Tom Ross: Latest books by Steamboat authors Bud Johnsen and Sam Garner are out
March 22, 2013
Steamboat Springs — A pair of new books slid to a halt on my desk this week. Or more accurately, one landed on my desk, and the other arrived in my inbox.
The latter, "Pleasant Valley," is a collection of short stories by former longtime Steamboat resident M.C. "Bud" Johnsen. His book, recently accepted by Kindle Direct Publishing, was a decade in the making, which means Bud started work on his short stories long before any of us knew what a Kindle was.
You remember Bud Johnsen in his crisp straw cowboy hat and jeans, don't you? Bud and Sally live in Grand Junction these days.
If you don't recall him from his days as manager of the Steamboat Springs Chamber Resort Association, you probably encountered him at the old Cowboy's Mercantile. And if you didn't shop there, you definitely remember Bud from the Diamond BJ Dance Hall, which reigned over the west side of Steamboat for what now seems like a moment in time.
The first book, "Balcones Fault," is a hardcover novel by Sam Garner, who moved here with his wife, Elaine, from Austin, Texas, in September 2012. They've been visiting Steamboat since at least 1992, when one of their sons moved here.
Garner's book grabs you from the first sentence with the alliterative use of profanity. And there's plenty of descriptive prose to follow: "Uncle Abe had to be older than Adolph Zukor. He had a pumpkin-sized head with a Jack o'lantern mouth that looked like it had been carved out by Vincent Price. Deep set colorless eyes glowed with high wattage intensity. The only hair on his head curled out of flared nostrils."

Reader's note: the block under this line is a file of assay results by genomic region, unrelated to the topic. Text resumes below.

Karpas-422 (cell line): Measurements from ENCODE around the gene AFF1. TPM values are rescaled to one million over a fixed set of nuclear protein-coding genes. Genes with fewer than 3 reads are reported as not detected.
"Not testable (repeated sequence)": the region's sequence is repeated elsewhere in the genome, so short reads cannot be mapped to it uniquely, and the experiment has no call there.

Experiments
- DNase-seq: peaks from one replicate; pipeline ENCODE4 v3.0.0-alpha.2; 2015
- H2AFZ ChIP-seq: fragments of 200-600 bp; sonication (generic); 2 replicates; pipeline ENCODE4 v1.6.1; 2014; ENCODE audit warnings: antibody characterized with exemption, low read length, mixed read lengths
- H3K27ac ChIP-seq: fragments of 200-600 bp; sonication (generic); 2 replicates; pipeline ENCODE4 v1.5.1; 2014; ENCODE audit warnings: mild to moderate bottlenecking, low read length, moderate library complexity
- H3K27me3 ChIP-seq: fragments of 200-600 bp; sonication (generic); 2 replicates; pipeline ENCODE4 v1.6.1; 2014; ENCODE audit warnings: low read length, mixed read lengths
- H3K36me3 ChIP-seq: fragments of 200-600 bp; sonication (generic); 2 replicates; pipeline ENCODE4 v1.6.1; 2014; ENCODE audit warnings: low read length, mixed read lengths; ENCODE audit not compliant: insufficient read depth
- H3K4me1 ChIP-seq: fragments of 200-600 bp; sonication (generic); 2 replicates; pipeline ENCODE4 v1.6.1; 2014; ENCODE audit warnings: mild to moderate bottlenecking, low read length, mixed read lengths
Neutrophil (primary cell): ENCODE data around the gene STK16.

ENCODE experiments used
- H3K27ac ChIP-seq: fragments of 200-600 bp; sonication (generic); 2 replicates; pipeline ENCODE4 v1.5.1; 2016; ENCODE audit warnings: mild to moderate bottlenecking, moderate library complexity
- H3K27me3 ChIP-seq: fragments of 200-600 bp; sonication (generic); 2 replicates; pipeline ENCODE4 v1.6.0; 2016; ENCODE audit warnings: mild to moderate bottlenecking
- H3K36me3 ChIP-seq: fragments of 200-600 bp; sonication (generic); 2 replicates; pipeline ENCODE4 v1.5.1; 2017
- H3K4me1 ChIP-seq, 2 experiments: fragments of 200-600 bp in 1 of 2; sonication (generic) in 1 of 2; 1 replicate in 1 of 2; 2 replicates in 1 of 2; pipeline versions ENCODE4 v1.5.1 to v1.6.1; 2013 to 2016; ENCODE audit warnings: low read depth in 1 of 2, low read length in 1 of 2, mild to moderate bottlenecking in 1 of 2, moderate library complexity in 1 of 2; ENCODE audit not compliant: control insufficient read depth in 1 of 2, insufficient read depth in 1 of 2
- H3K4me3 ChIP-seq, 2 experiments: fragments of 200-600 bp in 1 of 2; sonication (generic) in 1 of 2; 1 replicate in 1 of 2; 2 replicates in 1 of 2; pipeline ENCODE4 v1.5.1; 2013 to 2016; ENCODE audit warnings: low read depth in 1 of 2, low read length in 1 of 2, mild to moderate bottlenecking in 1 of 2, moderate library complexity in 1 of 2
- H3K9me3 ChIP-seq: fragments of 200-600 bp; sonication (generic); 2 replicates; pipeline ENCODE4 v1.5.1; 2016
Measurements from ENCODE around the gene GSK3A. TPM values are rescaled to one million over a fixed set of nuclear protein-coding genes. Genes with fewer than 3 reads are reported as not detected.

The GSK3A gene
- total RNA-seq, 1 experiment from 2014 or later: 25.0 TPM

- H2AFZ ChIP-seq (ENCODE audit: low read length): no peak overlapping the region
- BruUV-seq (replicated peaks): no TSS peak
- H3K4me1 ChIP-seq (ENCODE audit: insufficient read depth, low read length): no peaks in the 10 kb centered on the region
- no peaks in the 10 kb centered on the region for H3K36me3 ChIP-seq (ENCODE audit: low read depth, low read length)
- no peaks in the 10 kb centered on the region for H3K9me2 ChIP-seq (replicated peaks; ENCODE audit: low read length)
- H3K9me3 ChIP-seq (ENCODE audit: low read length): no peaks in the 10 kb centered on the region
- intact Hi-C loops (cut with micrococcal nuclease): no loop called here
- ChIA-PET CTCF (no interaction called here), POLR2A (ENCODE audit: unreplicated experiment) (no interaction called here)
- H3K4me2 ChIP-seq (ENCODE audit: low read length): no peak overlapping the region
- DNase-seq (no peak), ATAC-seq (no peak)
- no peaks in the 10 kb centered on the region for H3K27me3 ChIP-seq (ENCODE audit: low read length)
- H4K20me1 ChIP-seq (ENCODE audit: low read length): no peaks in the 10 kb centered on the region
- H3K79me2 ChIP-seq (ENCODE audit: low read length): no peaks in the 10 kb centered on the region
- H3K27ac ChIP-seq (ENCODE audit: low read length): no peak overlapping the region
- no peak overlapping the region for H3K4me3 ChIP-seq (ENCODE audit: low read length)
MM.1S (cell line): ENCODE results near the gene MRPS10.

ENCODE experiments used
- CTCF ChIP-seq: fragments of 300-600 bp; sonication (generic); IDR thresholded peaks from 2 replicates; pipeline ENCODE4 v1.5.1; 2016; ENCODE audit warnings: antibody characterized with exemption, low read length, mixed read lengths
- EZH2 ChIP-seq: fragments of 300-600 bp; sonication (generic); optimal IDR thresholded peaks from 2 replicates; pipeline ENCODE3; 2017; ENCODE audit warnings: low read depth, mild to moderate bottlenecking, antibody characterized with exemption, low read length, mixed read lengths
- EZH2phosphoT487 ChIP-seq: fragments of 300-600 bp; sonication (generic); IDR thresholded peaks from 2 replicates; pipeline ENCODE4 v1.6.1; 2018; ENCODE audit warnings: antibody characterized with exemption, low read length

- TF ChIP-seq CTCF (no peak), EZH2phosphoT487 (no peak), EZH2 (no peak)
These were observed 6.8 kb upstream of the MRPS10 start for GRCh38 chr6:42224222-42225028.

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Say, I think I'm going to take this one home with me! And when I get home, I'll probably download Bud's new book — it's only $2.99 at Kindle Direct.
The nearly simultaneous arrival of "Pleasant Valley" and "Balcones Fault" reminded me of how the barriers to self-publishing have been dropped, and in this egalitarian era, there's no longer any need for authors to suffer rejection notices if they aren't masochists.
Recently, I've acquired a quirky taste for modest little books from bygone eras, especially books with faded red covers in which the owners have signed their names in the kind of elegant handwriting of which I am incapable.
For example, I have a copy of the illustrated novel "The Rose of Old St. Louis" by Mary Dillon that is set in the era of the Louisiana Purchase. It is signed, "Alice Carpenter 1909."
And here's the kicker: "The Rose of Old St. Louis" is available as a Google eBook.
I have another illustrated romance novel about cowboys and cowgirls written by the prolific author William M. Raine in about 1911. Its spine is broken, and some pages are falling out. And its flyleaf is signed by a fellow named James Torrey, whom I'll never meet.
To reach Tom Ross, call 970-871-4205 or email tross@SteamboatToday.com